A proven CO2 fix for leaking guns
by Tom Gaylord
Writing as B.B. Pelletier
Automatic transmission sealant works to stop slow gas leaks in CO2 guns.
This report covers:
This is a fun little report that I just happened to do, partly by accident. On August 28, 2013 I published a report titled Neat fix for bulk-fill CO2 guns. In that report I mentioned that Dennis Quackenbush had told me about a way to fix some slow-leaking CO2 pistols, using automatic transmission sealant. He puts it into the gas port on the gun, then blows it in when the gun is charged with gas. I reported trying it on a bulk-fill gun of my own and it worked.
Immediately the comments started about how this sealant works by swelling the seals or turning them into a soft mushy mess, and that eventually the seals will fail if you use it. In a comment, I actually reported about 6 months later that the gun I had resealed this way was still working and holding gas, but that only started the warnings all over again.
It has been nearly 2 years 5 months since I wrote that report, and last week a reader asked me about fixing a slow leak in a CO2 guns so I told him about it. When he responded that he was going to be cautious because he didn’t know what the ATF sealant might do to the seals, I thought it was time for this report! I told him I had been soaking the o-rings in sealant for 4 years, but it turns of that was not correct. It was 2 years 5 months.
My plan was to soak some common o-rings in the sealant for about 4 months and see what happened. I put some sealant fluid in a jar and dropped in a couple o-rings. And then I left them! I never got around to writing that report until now — 2 years and 5 months later. The o-rings have been soaking in the sealant continuously since I put them in!
Two common Buna o-rings have been immersed in automatic transmission fluid sealant for 2 years five months without any swelling.
The o-rings are not soft or brittle. They still have the same flexibility as when they went into the fluid.
I would love to be able to tell you that the Crosman 116 .22-caliber bulk-fill pistol I fixed this way was still holding gas. But it isn’t. I tried it when I began writing this report. It held gas for months but not for years.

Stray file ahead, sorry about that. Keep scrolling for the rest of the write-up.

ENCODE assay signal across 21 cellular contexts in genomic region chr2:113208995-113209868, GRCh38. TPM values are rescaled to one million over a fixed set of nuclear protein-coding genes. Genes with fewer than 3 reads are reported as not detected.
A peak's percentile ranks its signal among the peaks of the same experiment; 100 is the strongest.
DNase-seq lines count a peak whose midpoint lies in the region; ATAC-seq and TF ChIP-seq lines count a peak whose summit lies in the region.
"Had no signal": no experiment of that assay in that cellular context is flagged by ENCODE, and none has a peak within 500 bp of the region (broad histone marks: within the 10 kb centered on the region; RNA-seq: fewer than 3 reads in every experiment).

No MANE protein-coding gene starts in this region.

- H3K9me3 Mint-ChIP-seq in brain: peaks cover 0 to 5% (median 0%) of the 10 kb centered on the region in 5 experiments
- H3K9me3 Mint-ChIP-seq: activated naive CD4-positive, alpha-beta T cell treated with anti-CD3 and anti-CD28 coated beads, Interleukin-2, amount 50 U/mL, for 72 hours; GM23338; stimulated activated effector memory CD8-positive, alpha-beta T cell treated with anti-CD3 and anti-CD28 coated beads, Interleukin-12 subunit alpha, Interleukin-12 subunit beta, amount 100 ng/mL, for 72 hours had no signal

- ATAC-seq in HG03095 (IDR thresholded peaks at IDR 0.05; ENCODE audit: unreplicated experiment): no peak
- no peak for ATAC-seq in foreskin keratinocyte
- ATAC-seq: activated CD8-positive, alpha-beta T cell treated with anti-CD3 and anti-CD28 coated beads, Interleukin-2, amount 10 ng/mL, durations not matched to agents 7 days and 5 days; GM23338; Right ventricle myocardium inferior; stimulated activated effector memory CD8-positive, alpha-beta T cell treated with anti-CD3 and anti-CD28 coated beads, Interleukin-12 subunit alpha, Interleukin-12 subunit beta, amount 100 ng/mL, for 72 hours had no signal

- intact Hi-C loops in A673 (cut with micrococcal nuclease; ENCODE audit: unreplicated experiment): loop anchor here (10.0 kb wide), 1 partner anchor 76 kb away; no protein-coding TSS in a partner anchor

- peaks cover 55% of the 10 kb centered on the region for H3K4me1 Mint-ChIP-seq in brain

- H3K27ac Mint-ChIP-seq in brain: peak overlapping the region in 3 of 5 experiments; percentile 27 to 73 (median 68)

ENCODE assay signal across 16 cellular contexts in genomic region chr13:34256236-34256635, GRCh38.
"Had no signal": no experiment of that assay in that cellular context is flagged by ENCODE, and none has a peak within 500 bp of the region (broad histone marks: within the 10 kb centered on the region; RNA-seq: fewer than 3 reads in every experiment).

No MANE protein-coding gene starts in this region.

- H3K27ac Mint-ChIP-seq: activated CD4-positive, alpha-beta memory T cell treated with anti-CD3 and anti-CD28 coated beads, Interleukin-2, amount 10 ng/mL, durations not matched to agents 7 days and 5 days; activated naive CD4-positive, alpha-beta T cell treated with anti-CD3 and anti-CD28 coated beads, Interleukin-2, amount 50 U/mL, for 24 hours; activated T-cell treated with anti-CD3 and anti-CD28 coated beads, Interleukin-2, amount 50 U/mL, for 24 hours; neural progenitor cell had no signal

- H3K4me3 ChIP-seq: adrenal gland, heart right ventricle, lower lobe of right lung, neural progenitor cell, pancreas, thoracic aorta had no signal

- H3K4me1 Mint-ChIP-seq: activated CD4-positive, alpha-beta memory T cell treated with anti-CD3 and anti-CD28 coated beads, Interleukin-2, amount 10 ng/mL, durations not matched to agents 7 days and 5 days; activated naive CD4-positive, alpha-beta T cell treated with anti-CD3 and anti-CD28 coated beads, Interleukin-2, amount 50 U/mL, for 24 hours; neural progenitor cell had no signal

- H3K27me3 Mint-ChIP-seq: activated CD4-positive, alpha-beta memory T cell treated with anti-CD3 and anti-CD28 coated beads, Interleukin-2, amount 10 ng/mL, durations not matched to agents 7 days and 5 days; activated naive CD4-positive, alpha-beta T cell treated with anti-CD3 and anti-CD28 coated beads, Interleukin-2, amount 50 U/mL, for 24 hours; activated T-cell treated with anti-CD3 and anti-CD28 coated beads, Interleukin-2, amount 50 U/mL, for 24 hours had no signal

I also took a leaking Crosman 150 and added some ATF sealant when I started writing this report. This is a pistol that uses a 12-gram cartridge. The fluid sealed the gun immediately and it was still shooting and holding 24 hours later. I cannot hear a leak of any kind.
I’d like to point out that over the years this test has been running I have advised several blog readers with leaking gas guns to try this. Some have and I have received several reports of it working fine. I have also fixed several other of my own cartridge gas guns (12-gram) this way. So I’m not just telling you the sealant doesn’t hurt the seals — I’m also telling you this really works to seal leaking gas guns — regardless of whether they use cartridges or are bulk-filled.
This doesn’t work on guns that have fast leaks. If you can hear the gas leaking out when you charge the pistol, this isn’t going to work. It works on guns that take 24 hours or more to leak down.
It works immediately upon application. Since the seals do not have to soften or swell for it to work, it takes no time at all to seal the leak. If the leak isn’t sealed right away, it’s probably never going to work.
This stuff works better than Crosman Pellgunoil for stopping slow leaks. I would still advise using Pellgunoil in the beginning for as long as you can, though, as it contains an o-ring conditioner that I’m not sure the transmission stop leak has. Use Pellgunoil first and when it doesn’t work, use this stuff.
I have tried this stuff on multi-pump pneumatics without success. My testing wasn’t very scientific, I just tried it in a couple old leakers, but there is nothing to report.
That’s it for this report. I just thought I’d put an end to the conversation about what this stuff does to airgun seals. I doesn’t do anything except stop slow leaks.